to do it. The issue has to be examined. We prefer to use the resource. However,
controlling the population must be the priority. If we do that, we would kill
two birds with one stone. We would be creating jobs for seal hunters, we would
be supporting a high potential industry, and we would be restoring the
ecosystem, and at the same time giving work to fishers who have no work. This is
a win-win situation.
Thank you for your attention. I hope I have not taken too much time and also
that you will have some questions about this.
The Chair: Thank you very much. That was a very interesting
presentation. I am sure it has piqued the interest of some of the senators
around the table. As usual, we will go to our first question from our Deputy
Chair, Senator Hubley.
Before doing that, I would like to welcome Senator Don Oliver, who has joined
us since you gave your presentation. He is also from Nova Scotia, so we are
delighted to have him with us. He is a great resource in many ways.
Senator Hubley: Welcome, and thank you for making a fairly long trip
to come and give us your testimony this evening. I will ask you a few questions
about the Magdalen Islands seal hunters association, if you do not mind. How
many seal hunters are there in your association, or how many seal hunters do you
Mr. Longuépée: In the Magdalen Islands, every year, 800 hunters get
their licences. Out of 800 hunters, we can say that about 400 are commercial
hunters who take part in the hunt every year. You do not have to be a fisher to
be a hunter. Where we live, there are doctors who are hunters, and lawyers;
anyone can be a hunter. You take a training course; it takes some time to get
experience, so you go hunting with people and that is what enables you to become
We, in the association, do not represent 800 hunters, because a lot of
hunters are fishers who also belong to the fishers' association. But we all sit
on the same seal hunt committee in the Magdalen Islands. I represent all the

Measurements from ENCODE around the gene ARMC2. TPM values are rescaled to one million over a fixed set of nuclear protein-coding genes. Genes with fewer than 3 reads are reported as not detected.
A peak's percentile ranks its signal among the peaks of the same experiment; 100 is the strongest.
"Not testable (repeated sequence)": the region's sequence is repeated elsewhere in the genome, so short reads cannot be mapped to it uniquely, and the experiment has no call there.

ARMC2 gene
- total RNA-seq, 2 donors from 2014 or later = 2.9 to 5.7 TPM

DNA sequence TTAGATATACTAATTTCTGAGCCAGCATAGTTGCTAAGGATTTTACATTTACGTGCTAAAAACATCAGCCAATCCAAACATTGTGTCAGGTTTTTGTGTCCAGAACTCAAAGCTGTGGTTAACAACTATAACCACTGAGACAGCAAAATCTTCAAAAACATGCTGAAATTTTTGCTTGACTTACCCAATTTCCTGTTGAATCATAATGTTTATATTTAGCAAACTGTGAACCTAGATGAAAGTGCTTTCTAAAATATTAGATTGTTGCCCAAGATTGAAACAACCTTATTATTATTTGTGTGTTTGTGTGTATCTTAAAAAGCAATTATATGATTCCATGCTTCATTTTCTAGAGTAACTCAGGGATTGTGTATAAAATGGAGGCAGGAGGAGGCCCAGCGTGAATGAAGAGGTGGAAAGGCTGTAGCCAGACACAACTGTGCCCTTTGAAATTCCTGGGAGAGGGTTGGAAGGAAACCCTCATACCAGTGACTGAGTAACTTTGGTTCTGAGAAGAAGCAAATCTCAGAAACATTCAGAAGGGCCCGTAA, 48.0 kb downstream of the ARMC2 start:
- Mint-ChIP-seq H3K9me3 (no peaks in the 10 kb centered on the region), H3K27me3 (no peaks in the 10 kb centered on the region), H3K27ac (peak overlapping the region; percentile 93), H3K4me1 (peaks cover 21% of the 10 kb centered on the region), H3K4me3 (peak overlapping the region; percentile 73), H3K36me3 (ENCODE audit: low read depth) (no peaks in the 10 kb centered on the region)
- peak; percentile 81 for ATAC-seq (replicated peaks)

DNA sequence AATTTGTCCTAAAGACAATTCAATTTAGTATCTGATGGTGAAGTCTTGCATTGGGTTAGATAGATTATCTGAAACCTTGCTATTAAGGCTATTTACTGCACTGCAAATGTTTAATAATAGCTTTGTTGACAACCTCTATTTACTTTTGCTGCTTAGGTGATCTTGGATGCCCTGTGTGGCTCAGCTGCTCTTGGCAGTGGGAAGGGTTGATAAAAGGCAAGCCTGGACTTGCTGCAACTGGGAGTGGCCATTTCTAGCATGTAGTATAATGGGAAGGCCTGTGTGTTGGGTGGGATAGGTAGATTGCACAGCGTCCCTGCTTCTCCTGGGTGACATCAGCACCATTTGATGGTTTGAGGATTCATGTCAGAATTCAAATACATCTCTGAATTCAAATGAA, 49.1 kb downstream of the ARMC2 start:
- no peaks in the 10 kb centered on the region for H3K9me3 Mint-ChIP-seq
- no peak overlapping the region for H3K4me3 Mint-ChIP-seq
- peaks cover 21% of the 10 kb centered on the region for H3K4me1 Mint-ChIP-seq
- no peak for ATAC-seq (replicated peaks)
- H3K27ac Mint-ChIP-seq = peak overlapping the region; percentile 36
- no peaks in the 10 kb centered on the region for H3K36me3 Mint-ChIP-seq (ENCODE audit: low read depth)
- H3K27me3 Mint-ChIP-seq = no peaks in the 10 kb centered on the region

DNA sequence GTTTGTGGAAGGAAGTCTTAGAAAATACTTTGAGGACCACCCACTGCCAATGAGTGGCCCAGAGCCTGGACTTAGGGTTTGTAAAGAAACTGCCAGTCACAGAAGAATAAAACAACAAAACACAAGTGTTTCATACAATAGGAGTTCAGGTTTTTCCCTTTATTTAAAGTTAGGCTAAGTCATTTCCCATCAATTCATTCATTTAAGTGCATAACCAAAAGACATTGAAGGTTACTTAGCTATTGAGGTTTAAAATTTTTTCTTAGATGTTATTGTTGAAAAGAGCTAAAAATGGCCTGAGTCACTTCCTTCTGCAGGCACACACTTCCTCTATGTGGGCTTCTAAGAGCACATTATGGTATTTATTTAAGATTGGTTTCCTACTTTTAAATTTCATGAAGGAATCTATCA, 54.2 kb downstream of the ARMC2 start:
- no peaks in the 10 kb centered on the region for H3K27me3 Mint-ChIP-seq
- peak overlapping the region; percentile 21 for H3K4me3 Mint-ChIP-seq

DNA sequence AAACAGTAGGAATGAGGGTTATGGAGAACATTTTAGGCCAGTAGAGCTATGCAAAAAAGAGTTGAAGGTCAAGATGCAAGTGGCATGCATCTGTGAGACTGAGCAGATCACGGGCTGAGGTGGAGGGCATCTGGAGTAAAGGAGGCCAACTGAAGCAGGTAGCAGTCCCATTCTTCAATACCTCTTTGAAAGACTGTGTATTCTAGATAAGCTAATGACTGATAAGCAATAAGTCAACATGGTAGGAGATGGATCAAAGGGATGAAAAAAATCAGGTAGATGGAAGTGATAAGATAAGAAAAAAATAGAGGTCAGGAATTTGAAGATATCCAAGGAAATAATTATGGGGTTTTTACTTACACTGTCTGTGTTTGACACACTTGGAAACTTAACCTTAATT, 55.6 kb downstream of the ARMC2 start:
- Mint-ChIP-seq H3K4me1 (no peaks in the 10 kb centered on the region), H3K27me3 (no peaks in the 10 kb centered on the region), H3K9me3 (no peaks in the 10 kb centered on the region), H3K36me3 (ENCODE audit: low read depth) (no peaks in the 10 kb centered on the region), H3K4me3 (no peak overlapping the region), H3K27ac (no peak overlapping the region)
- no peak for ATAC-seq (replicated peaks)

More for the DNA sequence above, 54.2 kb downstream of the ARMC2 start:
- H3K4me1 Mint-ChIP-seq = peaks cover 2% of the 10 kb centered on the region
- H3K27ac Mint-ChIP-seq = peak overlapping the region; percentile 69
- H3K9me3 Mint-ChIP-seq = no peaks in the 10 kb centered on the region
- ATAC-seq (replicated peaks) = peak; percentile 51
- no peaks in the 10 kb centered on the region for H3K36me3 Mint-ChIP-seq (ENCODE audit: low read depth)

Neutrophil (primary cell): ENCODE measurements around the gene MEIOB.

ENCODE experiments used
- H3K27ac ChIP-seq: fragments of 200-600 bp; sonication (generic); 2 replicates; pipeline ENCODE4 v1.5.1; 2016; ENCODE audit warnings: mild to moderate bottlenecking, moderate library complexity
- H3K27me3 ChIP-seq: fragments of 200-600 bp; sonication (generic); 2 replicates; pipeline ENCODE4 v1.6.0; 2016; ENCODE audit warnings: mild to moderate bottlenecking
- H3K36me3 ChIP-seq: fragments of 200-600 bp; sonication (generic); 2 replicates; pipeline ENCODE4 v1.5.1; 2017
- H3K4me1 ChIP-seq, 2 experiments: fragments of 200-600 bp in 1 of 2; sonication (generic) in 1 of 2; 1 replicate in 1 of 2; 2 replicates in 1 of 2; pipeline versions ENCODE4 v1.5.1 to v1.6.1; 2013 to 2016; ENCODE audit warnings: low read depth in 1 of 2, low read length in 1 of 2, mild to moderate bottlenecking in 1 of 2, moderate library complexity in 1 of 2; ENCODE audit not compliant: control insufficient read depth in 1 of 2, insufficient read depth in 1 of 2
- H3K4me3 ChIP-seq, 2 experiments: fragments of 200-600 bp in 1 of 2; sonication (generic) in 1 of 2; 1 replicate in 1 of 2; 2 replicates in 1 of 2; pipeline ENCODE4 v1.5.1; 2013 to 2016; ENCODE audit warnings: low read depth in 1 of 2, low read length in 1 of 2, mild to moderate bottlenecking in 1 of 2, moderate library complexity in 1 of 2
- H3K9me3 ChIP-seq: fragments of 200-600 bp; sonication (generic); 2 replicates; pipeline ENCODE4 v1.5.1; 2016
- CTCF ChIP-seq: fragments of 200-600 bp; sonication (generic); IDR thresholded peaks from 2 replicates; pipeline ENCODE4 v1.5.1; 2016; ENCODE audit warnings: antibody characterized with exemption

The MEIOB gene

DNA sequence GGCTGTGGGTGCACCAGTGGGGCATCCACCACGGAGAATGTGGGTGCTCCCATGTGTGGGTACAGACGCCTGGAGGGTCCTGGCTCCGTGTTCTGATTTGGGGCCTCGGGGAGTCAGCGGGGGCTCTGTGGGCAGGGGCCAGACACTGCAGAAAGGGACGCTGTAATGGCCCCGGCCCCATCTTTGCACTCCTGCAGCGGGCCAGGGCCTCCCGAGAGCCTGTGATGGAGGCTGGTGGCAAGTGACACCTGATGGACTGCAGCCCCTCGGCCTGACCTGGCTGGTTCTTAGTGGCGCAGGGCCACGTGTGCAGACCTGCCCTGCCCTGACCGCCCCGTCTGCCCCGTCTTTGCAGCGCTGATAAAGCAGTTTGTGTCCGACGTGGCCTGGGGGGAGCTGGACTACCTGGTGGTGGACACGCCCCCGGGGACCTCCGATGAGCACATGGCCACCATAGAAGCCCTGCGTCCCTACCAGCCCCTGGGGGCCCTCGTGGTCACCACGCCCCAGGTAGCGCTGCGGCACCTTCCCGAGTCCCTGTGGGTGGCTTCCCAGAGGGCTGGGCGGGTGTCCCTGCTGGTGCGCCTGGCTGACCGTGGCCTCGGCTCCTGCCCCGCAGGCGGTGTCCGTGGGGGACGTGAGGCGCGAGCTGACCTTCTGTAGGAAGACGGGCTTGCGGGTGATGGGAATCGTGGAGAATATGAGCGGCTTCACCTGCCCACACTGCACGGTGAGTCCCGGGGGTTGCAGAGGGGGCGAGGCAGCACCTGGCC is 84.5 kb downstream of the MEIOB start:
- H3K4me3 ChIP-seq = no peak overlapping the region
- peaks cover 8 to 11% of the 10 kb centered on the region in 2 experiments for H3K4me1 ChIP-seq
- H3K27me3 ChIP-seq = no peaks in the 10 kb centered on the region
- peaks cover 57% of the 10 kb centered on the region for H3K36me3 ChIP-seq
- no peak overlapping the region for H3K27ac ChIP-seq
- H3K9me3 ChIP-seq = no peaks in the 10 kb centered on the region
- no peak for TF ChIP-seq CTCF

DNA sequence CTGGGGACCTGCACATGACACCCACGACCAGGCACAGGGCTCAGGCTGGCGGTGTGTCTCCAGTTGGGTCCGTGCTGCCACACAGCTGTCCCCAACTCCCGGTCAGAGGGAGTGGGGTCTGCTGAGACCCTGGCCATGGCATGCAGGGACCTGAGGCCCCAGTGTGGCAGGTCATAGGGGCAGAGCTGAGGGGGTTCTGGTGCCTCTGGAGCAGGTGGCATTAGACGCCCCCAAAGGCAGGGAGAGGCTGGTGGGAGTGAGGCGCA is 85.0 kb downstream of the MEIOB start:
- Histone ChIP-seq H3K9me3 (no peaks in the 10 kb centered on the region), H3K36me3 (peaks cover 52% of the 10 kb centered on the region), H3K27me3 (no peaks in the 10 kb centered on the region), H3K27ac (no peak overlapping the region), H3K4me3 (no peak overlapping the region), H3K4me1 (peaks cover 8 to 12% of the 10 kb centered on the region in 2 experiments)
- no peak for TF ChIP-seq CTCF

hunters in the Magdalen Islands.
Senator Hubley: Thank you. How would your association be funded?
Mr. Longuépée: Funding for the association is very difficult. We get
help from our Quebec government, but through MAPAQ, the ministère des Pêches et
de l'Agriculture, which has given us a grant to help us for the last two years.
That is how we were able to hire Gil Thériault, in communications, to have a
communications strategy to deal with the ``animal rights'' activists who have
been hammering us for 40 years.
Otherwise, we sell membership cards. I work on a volunteer basis; I am a
lobster fisher. I can tell you that I do many, many hours of volunteer work. It
is not that I feel obliged to do it, but I really do feel anxiety when people
treat us like barbarians in the Magdalen Islands. We are a small community; we
have always grown up living off our fish resources. There was a time, for us,
when the seal was our source of food. Since we were isolated during the long
winter months and there was no transportation like airplanes, the only fresh
food we had in the spring was seal.
For decades, the people in the Magdalen Islands survived off the seals. Then,
the Europeans came and showed us that we could commercialize the seals.
Americans, Bretons, Basques, everybody profited from the riches brought by the
seals. Today, those same people are telling us we should not kill the seals